With SSDs the safest alignment is divisible by 2048 sectors (1 MiB) because of varying erase block size between different manufacturers.
 

ralphbsz

Daemon

Thanks: 766
Messages: 1,289

#7
I now use 1MiB alignment on absolutely everything. Makes thinking and calculating easier. The only thing one has to be careful about (and gpart supposedly knows how to handle it): There are some 512e disks (meaning 4k physical blocks, 512 byte emulated) where the first block is undersized, to better fit ancient Windows partition tables. There is a disk inquiry parameter to describe it though, and modern partitioning software should handle it automatically.
 
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circus78

Active Member

Thanks: 6
Messages: 201

#8
Those servers are not 4k aligned, but with those older 80G disks it does not matter anyway as the physical sector size is 512 bytes.

Generally, it is best practice to create partitions so that both the starting sector and the size is divisible by 8.

With SSDs the safest alignment is divisible by 2048 sectors (1 MiB) because of varying erase block size between different manufacturers.
Hi swegen, actually those are VMware virtual machine. They reside on a Dell storage with SAS disks.
Should I check hardware information of these disks in order to be sure that VMs are "4K-aligned"?

What is "erase block"?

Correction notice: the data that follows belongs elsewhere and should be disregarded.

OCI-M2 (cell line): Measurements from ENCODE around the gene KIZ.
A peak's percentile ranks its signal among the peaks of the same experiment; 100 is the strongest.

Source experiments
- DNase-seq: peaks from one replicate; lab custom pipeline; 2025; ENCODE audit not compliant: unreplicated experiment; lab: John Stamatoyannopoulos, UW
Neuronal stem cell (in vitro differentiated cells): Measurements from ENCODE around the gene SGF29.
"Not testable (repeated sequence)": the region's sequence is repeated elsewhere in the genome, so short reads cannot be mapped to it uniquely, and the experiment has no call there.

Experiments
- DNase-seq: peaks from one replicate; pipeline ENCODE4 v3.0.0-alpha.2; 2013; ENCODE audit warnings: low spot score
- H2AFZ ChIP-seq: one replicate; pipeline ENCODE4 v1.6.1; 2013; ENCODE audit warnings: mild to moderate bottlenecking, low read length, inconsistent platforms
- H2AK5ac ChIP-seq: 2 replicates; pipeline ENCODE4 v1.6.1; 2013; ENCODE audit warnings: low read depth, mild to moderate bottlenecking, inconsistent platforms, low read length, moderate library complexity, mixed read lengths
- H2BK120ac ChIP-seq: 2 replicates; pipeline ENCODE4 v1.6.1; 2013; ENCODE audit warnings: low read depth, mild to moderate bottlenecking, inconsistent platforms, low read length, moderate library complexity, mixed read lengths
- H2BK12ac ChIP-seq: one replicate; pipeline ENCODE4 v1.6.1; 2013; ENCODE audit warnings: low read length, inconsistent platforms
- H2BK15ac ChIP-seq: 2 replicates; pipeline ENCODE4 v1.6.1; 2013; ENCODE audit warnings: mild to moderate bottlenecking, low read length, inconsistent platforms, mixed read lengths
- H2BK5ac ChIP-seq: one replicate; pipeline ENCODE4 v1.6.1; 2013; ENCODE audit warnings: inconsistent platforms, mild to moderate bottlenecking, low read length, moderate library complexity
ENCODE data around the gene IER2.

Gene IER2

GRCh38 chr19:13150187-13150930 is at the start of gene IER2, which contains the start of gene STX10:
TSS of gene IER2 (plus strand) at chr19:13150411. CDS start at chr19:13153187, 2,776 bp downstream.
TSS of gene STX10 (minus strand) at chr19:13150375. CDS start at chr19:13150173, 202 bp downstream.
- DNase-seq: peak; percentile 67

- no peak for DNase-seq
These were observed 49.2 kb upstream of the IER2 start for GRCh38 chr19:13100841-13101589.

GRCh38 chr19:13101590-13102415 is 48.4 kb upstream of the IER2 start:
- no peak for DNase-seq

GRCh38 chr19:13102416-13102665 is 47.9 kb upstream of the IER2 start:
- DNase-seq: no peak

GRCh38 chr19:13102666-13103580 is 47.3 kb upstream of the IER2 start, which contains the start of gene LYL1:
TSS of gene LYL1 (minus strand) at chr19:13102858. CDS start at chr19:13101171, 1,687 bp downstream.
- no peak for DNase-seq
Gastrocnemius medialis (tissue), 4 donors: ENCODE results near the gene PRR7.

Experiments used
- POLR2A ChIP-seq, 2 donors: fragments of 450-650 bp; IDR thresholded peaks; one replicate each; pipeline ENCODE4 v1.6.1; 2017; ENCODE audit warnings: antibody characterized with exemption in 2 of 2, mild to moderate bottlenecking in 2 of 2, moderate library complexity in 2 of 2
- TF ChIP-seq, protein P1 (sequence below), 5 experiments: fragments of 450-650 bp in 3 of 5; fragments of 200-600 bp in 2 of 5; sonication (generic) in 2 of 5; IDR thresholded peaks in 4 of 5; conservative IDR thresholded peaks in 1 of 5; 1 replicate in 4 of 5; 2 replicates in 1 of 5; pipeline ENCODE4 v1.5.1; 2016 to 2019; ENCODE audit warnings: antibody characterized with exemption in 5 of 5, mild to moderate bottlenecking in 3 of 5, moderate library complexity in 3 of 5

Thank you very much
 
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circus78

Active Member

Thanks: 6
Messages: 201

#9
Anyway, let's say one discover that his alignment is not correct.
Should I reinstall OS, or is it possible to use some tools like GParted?
 

ralphbsz

Daemon

Thanks: 766
Messages: 1,289

#11
Anyway, let's say one discover that his alignment is not correct.
Should I reinstall OS, or is it possible to use some tools like GParted?
That's a difficult situation. The answer will be depend on how much valuable data is on the machine, and how complex the installation is. Clearly, you can use gpart to destroy the partitions one at a time, and recreate them with the correct alignment. However, I don't know a way to keep a file system around while its underlying partition is being "moved" = destroyed and recreated. I fear you would have to drain all the file systems on your partitions of data, one at a time, then move the data back. Depending on how your machine is partitioned, this may not even be possible. If you have only a tiny boot partition, swap partition, and then a single giant root file system partition, there is no place you can move the data to, unless you get another disk of about the same size. In that case, it would probably be easier to move all your personal data to a small device (most people have very little data in their home directory, and it usually fits easily onto a USB stick, or can be copied to the cloud), then reinstall.

On the other hand, if you have many partitions on your disk, and you have invested a lot of time and effort into the installation itself, then it might be possible (and a good idea) to really delete your partitions and file systems one at a time. This will be a lot of work, and error-prone.